Directory of the hottest Toronto restaurants - Streets Of Toronto
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  • Aburi Hana is a posh new Japanese restaurant from Aburi Restaurants Canada, the restaurant group behind Miku Toronto and TORA. Tucked in a pedestrian laneway off Yorkville Avenue, Aburi Hana offers an intimate, kyō-kaiseki experience, a lavish style of dining that draws on the traditions of Japanese tea ceremonies. The restaurant’s name comes from a

  • Toronto's first tempura donburi restaurant, also known as Shitamachi Tendon Akimitsu, sits above the new downtown location of Michelin-starred Konjiki Ramen. The global chain specializes in tempura-battered shrimp and seafood over rice.

  • Named for its Michelin star–winning chef, Akira Back is a lavish Asian fusion restaurant that primarily pulls from Japanese and Korean cuisine.

  • Buddy’s New York Bagels is a Brooklyn-style bakery and café. The award-winning bakery offers over 30 varieties of bagels that are freshly baked and kettle-boiled to tasty perfection. They might be known for the bagels in their name, but also available on the breakfast and lunch menu are bialys, sandwiches, wraps, salads, and pasta. Buddy’s

  • Cactus Club Café is all set to open its second location in the GTA at Etobicoke’s Sherway Gardens shopping centre this week. The new outpost will be unveiled on Oct. 24, after an intimate first-look tasting event held for local food media. On hand to mingle with the crowd at the event was Richard Jaffray,

  • Cactus Club Cafe Toronto opened its doors just over a week ago at First Canadian Place on Adelaide. Helmed by Vancouver Chef Rob Feenie of Iron Chef fame, this is the 28th location for the upscale chain, but the first east of Saskatoon.

  • New Japanese-Peruvian spot has outposts in St. Tropez, London, and Miami. This is their first Canadian foray.

  • This is where Forest Hill folks in the know go for sushi, all for good reasons. EDO is to the plethora of bargain sushi joints as a Bymark burger is to a Big Mac. The fish is impeccable, the kitchen both expert and careful. Whether it’s pristine fatty tuna sashimi to be inhaled with joy

  • This Ossington staple is a perfect example of Toronto’s love for anything and everything Asian fusion. With an extensive wine list and love of pan-Asian cuisine, owner and head chef Tom Thai opened Foxley in 2007, naming it after the adjoining Foxley Street on Ossington Avenue. Working closely with his brother and childhood friend, Thai

  • Justin and Lea Ault, Toby Tseung and Maaji Isobe and the rest of the team at Hapa Izakaya brought upscale izakaya to Toronto in 2012. Chef Koichi Fujioka is serving up some of the most beautiful and traditionally delicious Japanese fare at this little spot on College Street. The impressive and extensive sake selection is

  • If you’ve ever wondered where to go to get all your Japanese staples, the one-stop-shop is J-Town located at Woodbine & Steeles in Markham. Inside you’ll find everything from onigiri, to sashimi to a Japanese bakery and also Izakaya Ju. The specialties of the house are the chargoal-grilled yakitori (meat on skewers). If you’re lucky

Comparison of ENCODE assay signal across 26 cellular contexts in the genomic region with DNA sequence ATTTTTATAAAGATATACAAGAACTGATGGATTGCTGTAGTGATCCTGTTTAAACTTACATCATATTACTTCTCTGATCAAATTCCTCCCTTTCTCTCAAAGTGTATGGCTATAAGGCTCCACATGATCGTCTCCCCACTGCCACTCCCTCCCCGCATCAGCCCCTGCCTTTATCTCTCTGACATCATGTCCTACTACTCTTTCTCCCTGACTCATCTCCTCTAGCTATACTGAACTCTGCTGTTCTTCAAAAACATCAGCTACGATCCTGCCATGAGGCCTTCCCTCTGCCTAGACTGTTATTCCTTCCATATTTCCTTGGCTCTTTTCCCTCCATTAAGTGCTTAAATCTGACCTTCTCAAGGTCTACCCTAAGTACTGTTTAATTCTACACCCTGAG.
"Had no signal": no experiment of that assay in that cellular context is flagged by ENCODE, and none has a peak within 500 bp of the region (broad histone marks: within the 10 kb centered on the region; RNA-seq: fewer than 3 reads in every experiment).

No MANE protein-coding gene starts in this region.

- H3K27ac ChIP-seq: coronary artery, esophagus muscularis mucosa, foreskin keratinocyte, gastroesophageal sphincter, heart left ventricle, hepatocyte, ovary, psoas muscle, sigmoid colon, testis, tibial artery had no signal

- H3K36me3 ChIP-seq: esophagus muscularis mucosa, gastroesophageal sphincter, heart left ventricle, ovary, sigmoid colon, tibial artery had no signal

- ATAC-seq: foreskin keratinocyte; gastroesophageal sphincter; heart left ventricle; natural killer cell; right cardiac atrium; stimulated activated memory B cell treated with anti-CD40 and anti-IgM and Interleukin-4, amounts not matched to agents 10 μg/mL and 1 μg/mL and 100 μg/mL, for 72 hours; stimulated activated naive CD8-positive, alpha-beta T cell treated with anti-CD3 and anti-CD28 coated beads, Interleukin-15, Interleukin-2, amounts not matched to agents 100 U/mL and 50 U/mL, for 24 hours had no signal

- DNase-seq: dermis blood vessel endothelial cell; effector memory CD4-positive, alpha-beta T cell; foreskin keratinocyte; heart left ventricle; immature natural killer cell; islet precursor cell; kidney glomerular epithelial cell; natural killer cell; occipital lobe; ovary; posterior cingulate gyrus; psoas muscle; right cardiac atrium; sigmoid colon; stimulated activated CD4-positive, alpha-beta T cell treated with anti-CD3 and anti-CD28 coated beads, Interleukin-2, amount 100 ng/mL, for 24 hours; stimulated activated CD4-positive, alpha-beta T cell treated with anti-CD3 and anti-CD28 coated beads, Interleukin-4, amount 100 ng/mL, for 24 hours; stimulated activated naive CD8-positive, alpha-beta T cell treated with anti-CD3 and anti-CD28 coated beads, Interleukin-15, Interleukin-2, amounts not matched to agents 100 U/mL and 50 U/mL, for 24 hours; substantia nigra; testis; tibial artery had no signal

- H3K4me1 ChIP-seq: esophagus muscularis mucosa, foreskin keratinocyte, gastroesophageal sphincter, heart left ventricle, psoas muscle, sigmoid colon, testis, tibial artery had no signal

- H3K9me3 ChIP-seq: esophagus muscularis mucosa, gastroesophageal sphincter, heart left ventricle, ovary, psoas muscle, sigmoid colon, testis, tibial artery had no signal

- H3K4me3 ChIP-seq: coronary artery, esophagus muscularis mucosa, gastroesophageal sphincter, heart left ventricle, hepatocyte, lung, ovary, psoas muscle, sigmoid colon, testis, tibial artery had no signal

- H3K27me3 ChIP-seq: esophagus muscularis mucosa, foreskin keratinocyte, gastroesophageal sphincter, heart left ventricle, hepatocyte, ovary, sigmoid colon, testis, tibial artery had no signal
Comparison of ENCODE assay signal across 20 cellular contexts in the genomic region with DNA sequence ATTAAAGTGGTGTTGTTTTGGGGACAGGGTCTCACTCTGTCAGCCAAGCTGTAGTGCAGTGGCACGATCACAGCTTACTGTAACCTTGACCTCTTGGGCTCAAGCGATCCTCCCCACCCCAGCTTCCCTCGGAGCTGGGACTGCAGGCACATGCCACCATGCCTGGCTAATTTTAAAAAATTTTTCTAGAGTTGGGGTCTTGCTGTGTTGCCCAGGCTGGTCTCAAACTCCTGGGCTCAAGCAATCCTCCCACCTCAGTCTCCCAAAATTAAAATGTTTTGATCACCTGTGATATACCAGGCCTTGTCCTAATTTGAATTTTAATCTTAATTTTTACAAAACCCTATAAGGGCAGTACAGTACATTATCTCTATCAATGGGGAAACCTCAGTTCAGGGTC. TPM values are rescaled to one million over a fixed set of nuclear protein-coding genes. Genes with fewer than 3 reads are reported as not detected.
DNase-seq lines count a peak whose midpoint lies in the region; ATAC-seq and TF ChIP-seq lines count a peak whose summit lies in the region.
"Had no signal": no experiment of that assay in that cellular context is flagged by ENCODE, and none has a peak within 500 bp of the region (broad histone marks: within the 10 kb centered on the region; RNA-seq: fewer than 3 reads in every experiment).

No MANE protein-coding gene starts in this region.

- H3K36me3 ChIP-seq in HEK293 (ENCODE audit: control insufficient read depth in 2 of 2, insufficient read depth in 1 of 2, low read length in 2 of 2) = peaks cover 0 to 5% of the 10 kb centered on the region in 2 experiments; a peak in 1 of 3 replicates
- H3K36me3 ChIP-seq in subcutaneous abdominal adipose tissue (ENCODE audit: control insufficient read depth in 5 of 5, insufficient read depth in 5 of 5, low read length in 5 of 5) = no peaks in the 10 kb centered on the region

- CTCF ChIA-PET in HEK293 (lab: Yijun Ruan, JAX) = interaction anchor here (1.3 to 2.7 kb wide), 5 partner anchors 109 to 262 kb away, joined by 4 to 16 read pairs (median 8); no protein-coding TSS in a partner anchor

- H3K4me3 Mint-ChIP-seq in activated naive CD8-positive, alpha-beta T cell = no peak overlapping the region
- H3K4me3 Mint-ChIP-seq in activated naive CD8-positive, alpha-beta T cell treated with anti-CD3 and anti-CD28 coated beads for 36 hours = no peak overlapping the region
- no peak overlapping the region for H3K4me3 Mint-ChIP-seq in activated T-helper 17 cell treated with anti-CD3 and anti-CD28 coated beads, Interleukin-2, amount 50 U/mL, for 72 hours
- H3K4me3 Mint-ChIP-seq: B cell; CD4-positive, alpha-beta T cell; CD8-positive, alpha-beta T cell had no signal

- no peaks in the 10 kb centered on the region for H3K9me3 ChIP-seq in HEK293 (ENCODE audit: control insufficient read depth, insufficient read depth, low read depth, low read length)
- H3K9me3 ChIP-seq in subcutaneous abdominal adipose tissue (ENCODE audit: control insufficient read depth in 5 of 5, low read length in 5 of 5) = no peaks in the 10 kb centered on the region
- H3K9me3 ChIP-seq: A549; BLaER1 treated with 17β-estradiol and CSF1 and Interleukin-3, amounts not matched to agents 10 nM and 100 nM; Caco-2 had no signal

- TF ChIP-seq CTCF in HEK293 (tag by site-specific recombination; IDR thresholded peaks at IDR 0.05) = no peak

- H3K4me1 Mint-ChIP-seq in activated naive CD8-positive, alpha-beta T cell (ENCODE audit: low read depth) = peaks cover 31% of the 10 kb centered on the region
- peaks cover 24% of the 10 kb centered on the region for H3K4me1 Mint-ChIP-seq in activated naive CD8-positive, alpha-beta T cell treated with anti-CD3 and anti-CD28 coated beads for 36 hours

• Koji Tashiro, the head chef of JaBistro, the new modern Japanese restaurant at Richmond and Simcoe, does more than make food. Watching him cook is like watching a performance.

  • Over at Bloor and Clinton in Koreatown, Japas opened in the old Camto corner lot on Wednesday. The concept: a Japanese tapas and oyster bar with plenty of Japanese beer and cocktails flowing. It’s also meant to be distinctly un-izakaya in nature (read: no yelling and no gongs) while offering a fun, casual space for people to meet and share a few bites over drinks.

  • The JOEY franchise has become somewhat of a Toronto staple over the last couple years. The slew of restaurants boasts a comfortable lounge atmosphere where high-end burgers and fries and overpriced edamame seem to reign supreme. The Shops at Don Mills location is the perfect spot for an afternoon drink on the massive upstairs patio

  • Kaiseki is an authentic culinary art form in which a series of very small, intricate dishes are prepared and thoughtfully plated. Under the careful watch of master chef Masaki Hashimoto, Kaiseki Yu-Zen Hashimoto delivers a multicourse, Japanese fine dining experience to guests in an intimate environment with only three tables and a maximum capacity of

  • Kaito Sushi is bringing omakase to Corso Italia one hour at a time. Omakase is a Japanese phrase meaning “I’ll leave it up to you.” At Kaito Sushi, an omakase menu includes a meal of several courses, with courses selected by the chef based on seasonal availability. Meals last one hour, starting on the hour,

  • A stretch of Etobicoke a stone’s throw from a Costco isn’t where you’d assume one of the city’s — not to mention Canada’s — top sushi restaurants would reside. And yet chef Mitsuhiro Kaji has been sitting pretty for almost two decades, masterfully serving his omakase menu to an ever-keen array of diners willing to

  • KaKa, a popular spot for unlimited sushi, has opened its first location in the downtown core.

  • Nothing makes comfort food more comfortable than eating it at home. But at this takeout spot, you can get your sushi to go without missing out on the experience of dining in. These takeout boxes are specially crafted and truly look like works of art. They’re deliciously loaded whether you opt for the classic sushi

  • From Chase Hospitality Group comes Kasa Moto, one of Yorkville’s hottest casual restaurants. Alongside sushi rolls and seafood, signatures at this contemporary Japanese restaurant include the AAA skirt steak and whole grilled sea bass. The two-story lounge provides a comfortable and elegant dining experience with wooden floors, rounded cushioned chairs, and large open windows. Or